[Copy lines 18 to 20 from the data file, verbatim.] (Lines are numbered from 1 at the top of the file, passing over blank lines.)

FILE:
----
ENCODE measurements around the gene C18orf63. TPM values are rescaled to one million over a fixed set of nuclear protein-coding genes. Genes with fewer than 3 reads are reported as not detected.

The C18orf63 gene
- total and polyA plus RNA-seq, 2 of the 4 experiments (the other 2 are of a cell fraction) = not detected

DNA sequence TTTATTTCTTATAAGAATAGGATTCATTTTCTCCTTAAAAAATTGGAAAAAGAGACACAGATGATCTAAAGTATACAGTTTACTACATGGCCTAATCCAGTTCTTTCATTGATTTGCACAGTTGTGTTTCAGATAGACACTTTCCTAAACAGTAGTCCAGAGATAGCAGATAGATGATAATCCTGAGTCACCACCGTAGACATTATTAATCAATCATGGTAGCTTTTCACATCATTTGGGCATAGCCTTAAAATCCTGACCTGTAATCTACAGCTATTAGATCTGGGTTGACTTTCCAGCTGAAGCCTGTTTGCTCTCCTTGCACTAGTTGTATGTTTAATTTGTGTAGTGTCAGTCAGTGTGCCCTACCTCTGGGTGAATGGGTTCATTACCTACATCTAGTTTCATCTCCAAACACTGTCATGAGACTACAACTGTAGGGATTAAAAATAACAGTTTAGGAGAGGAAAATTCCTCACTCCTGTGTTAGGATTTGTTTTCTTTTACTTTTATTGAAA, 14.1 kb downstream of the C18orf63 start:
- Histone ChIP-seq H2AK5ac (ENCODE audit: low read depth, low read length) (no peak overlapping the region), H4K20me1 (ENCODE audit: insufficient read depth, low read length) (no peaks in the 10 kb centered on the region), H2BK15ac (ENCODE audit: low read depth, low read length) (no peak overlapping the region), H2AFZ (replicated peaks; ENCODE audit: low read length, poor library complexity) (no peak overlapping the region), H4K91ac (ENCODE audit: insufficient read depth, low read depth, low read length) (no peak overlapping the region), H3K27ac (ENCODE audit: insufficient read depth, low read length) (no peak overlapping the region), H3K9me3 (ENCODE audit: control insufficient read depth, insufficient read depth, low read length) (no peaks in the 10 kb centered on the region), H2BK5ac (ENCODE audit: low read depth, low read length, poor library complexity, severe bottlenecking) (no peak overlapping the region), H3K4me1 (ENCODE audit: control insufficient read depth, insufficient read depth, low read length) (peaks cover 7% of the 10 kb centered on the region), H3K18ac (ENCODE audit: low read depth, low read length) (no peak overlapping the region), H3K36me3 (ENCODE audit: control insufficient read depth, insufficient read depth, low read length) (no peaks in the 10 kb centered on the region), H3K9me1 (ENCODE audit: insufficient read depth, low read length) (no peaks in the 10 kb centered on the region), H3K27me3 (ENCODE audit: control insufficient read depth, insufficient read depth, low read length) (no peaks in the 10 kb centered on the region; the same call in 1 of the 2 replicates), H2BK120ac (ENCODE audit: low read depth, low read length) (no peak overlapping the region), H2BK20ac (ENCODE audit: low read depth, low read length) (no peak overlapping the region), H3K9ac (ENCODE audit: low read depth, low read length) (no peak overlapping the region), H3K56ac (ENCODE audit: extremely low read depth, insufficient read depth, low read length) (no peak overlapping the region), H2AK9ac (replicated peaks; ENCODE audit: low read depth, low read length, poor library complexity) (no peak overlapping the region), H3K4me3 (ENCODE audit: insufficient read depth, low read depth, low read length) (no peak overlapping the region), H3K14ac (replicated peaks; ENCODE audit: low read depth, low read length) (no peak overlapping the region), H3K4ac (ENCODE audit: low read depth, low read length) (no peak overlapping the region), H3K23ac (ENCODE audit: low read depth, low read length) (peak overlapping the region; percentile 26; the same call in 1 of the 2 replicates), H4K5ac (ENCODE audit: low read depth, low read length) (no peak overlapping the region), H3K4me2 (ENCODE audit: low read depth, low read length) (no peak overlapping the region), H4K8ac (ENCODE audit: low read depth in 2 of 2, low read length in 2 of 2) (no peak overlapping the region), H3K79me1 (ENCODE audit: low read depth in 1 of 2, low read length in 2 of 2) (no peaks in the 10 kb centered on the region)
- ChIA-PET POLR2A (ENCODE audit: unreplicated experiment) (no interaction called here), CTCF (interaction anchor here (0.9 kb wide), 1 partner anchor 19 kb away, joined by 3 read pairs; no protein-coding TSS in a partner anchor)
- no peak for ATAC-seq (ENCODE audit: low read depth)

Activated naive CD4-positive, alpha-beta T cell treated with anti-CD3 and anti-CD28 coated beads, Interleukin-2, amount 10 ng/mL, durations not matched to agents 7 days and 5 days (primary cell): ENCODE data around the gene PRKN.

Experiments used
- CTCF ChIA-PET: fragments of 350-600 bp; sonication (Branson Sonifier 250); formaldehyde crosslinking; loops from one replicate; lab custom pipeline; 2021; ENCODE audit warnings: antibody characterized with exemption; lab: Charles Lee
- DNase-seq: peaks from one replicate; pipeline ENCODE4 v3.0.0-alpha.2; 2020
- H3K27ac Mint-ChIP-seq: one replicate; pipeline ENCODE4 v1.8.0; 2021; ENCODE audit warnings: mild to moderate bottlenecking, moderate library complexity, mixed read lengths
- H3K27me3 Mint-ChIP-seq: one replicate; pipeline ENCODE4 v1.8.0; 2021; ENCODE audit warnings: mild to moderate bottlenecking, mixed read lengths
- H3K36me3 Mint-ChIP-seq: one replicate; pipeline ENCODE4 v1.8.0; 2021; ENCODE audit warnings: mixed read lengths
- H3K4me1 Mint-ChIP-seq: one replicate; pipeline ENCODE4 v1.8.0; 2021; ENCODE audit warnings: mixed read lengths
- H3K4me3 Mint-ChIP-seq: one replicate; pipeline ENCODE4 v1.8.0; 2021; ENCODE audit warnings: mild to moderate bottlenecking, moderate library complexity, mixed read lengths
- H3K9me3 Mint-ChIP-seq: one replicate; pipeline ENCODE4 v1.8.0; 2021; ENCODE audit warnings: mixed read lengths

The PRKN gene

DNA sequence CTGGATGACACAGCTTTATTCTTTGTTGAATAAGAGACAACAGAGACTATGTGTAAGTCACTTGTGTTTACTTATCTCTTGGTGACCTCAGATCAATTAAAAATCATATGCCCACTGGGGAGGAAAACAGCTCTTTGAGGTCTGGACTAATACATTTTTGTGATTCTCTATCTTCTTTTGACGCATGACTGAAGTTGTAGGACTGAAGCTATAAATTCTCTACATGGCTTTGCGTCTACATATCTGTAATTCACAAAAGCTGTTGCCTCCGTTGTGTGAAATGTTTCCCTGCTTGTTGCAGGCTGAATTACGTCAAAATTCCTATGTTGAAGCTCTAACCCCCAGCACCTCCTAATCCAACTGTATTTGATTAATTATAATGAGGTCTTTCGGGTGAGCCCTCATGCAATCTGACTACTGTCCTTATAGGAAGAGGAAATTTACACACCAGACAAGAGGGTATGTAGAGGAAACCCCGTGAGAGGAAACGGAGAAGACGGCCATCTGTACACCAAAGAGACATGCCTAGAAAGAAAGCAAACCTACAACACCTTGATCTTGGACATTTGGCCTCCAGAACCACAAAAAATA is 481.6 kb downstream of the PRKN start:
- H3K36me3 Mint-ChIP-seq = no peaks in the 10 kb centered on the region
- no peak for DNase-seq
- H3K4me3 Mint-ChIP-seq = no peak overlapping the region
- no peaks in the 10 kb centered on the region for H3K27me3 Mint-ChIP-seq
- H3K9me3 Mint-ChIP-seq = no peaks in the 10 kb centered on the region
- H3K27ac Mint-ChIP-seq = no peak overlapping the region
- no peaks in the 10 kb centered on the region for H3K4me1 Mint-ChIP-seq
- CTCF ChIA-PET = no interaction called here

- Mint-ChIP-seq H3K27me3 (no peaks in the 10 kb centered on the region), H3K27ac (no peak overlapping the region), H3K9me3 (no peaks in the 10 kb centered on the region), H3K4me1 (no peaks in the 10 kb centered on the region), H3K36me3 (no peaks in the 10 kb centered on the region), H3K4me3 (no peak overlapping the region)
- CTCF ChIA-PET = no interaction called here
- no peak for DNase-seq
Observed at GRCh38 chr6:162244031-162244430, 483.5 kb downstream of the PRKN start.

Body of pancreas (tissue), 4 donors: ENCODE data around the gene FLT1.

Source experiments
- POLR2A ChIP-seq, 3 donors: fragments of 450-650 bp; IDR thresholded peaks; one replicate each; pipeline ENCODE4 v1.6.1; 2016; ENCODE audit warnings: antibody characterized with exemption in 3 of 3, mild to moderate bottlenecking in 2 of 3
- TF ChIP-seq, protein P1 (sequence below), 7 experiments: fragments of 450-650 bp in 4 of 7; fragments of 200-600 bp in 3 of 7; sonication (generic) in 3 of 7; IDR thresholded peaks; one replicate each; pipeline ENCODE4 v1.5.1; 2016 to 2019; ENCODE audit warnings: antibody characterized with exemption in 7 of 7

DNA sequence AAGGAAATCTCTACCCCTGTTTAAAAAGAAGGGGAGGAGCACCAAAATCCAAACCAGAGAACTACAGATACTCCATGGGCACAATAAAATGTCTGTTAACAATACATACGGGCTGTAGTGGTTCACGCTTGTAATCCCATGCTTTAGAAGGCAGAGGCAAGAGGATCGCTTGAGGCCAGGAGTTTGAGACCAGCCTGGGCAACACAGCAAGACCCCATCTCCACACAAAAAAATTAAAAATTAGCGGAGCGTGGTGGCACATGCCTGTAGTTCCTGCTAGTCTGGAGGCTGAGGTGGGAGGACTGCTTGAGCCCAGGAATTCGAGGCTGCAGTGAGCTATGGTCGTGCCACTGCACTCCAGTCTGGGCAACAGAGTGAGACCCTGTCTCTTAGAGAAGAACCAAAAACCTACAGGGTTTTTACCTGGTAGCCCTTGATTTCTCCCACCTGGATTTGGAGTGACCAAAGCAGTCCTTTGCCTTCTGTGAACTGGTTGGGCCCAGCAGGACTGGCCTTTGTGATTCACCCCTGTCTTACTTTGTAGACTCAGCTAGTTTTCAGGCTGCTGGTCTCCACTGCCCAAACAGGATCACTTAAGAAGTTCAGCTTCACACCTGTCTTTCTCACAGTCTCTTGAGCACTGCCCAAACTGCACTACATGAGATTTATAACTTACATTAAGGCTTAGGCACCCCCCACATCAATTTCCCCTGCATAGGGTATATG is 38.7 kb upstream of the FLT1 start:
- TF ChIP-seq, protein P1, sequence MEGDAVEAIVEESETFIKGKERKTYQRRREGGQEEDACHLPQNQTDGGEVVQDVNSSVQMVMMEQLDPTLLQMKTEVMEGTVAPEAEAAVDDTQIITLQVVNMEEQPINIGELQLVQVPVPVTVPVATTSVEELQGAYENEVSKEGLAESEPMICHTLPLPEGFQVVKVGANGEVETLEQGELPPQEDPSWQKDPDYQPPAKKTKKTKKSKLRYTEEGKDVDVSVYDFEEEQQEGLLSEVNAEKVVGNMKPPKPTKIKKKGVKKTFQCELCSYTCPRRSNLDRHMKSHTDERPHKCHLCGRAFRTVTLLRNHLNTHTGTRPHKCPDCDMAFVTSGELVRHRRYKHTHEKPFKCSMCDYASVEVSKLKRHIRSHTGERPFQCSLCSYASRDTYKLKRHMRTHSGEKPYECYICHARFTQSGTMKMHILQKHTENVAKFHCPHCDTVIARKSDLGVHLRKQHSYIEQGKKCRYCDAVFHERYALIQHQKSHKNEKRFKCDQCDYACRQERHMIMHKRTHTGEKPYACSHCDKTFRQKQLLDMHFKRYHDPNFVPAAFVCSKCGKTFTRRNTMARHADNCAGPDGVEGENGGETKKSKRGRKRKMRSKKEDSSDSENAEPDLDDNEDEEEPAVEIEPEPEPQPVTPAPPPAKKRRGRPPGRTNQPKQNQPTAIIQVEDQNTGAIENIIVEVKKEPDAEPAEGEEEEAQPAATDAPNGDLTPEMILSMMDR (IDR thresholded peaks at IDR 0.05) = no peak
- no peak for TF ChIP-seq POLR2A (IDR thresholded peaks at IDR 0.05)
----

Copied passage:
The PRKN gene

DNA sequence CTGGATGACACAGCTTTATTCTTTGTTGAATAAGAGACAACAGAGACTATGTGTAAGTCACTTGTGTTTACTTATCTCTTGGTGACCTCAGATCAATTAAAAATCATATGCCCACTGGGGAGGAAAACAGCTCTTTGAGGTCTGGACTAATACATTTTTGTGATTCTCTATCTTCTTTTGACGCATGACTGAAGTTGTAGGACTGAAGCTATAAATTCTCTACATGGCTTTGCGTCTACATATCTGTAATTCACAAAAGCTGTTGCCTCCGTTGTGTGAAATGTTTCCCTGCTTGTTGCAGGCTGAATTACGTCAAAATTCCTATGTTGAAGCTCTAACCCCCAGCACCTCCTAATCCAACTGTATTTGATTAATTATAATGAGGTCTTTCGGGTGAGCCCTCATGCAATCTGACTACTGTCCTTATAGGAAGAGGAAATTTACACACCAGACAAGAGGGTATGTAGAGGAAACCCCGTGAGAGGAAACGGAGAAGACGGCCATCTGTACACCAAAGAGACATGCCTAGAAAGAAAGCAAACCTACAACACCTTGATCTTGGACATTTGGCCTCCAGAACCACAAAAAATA is 481.6 kb downstream of the PRKN start:
- H3K36me3 Mint-ChIP-seq = no peaks in the 10 kb centered on the region